The miles to go before I sleep...

  • Start teaching science at school and incorporate demo
  • Research, design, implement comprehensive teaching module on science, civic sense
  • Interview social change agents working @ ground level
  • Pilot peer-to-peer teaching programme

Saturday, October 11, 2008

Live accident report: Are we learning anything?

The picture didn't turn out to be clear...but two things
  1. it still delivers the message
  2. for once I am glad it didn't since the real scene was terrifying and nauceating (literally one more minute and I would have passed out!)

It happened right outside my residence but on the opposite side of the road, as I was walking home. I just heard the loud crash. But as I crossed the road, I knew that the guy passed out the moment he hit the ground. He was injured in the back of his head and, needless to say, it was profusely bleading.

The only thing that went right was that someone immediately called 108, the ambulence service (one good service for the insane hyderabad traffic). But what went wrong?

  1. No helmet!
  2. His companion, who escaped unhurt, had no clue that the first thing to do is to stop the bleeding, nor did the on-lookers. None seemed to have first few minutes after an injury to a vital organ is crucial. That guy basically racing to his death. ZERO AWARENESS OF FIRST-AID! It took another first-aid dumbo to tell him to stop the bleeding.
  3. The on-going traffic dutifuly stopped to catch a glimpse of the accident and pay "homage" to the hapless victim. The called ambulence can reach to about 100-150m from the victim, but no further. The police was on scene regulating the traffic, but the flow was still slow. In this situation, if you are on scene and if you are not helping, your are hurting!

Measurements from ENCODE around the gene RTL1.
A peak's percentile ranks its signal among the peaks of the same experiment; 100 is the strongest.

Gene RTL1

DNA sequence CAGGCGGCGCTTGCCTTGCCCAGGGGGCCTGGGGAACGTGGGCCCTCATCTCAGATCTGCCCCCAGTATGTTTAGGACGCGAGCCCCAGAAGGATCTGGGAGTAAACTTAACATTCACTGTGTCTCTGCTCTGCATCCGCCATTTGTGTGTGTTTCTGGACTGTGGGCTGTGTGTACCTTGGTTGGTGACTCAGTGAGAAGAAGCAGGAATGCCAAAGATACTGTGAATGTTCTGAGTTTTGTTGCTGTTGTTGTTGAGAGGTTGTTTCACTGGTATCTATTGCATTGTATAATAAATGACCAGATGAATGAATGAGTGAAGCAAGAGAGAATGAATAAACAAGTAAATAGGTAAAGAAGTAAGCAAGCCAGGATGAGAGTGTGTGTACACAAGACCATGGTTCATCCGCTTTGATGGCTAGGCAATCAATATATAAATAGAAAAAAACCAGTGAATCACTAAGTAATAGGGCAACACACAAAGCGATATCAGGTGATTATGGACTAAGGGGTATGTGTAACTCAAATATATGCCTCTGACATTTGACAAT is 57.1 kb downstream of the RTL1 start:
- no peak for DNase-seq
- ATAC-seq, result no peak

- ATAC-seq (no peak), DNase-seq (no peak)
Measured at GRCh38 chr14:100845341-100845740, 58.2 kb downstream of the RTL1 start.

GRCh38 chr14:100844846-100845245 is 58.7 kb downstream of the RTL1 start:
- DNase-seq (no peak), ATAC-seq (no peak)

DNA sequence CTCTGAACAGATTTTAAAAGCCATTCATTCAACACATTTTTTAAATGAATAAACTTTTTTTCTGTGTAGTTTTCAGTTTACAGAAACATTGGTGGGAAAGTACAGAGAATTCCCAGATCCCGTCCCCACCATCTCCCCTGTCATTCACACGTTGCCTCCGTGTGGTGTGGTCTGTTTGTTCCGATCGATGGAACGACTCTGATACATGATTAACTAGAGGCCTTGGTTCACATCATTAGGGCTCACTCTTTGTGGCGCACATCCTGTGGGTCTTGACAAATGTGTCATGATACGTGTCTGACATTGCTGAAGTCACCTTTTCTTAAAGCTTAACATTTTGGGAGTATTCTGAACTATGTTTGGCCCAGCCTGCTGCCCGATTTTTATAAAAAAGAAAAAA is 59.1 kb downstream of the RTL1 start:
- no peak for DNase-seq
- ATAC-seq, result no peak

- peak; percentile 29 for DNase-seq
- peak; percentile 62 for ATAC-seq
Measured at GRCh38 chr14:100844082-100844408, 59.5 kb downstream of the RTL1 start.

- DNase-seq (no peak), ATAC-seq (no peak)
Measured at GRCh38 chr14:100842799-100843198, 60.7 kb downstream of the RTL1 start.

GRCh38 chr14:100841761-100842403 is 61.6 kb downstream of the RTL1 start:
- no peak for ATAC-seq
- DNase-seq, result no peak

But he is just one in a billion....a piece of statistic...what is the lesson learnt...right? Look at the picture again...

Wednesday, October 01, 2008

From Madness towards Method

Be it your office pantry, or a weekend gathering of friends, when you run out of topics to gossip, all you have to do is drop in a word "traffic" and everyone one will suddenly find a story to say and gripe about the anomaly. A few socially active ones among us will take it a little forward by trying to propose a CSR initiative to regulate traffic in an area near the location of their work. But I personally believe that traffic regulation will be ineffective if the initiative doesn't involve the traffic police. I would be even better, if traffic police initiates and leads the initiative...which is why I was pleasantly surprised this morning as I was walking by the Police lines circle, as I watched the traffic police hard at work.

Standing by the sidewalk with my phone-camera, I could see that the police working with maddened determination to three things right the first time and then repeat it throughout the day, hoping to "train" the beast to comply with the order.

  1. At the whistle, stop behind the stop line. Motorists wishing to take a right, stop to the right side of the road.
  2. Allow the pedestrians to use the zebra crossing to cross the road
  3. At the next whistle, allow the traffic flowing straight to go, while holding the traffic flowing right (or take a U-turn).
  4. At the next whistle (when the traffic on the other side of the road is stopped), allow the held traffic to take a right or U-turn.
Repeat it!

Standing there and looking at the constant whistling and frantic gestures of the traffic police, I could realize that this job is so much easier said than done! The police might have chosen today, a holiday due to observance of Id-ul-fitr, to exercise this pilot but the traffic was still huge. Nevertheless, they seemed to have handled the traffic quite well.

But man! it was quite a sight to see vehicles neatly lined up against the stop-line to allow the pedestrians pass without fear of being run over! Finally, one small step towards method in what is the very essence of madness. Hope this pilot doesn't die at infancy, but grows and lives long enough to get into the subconscious mind of the average motorist to prompt him/her to follow the traffic rules.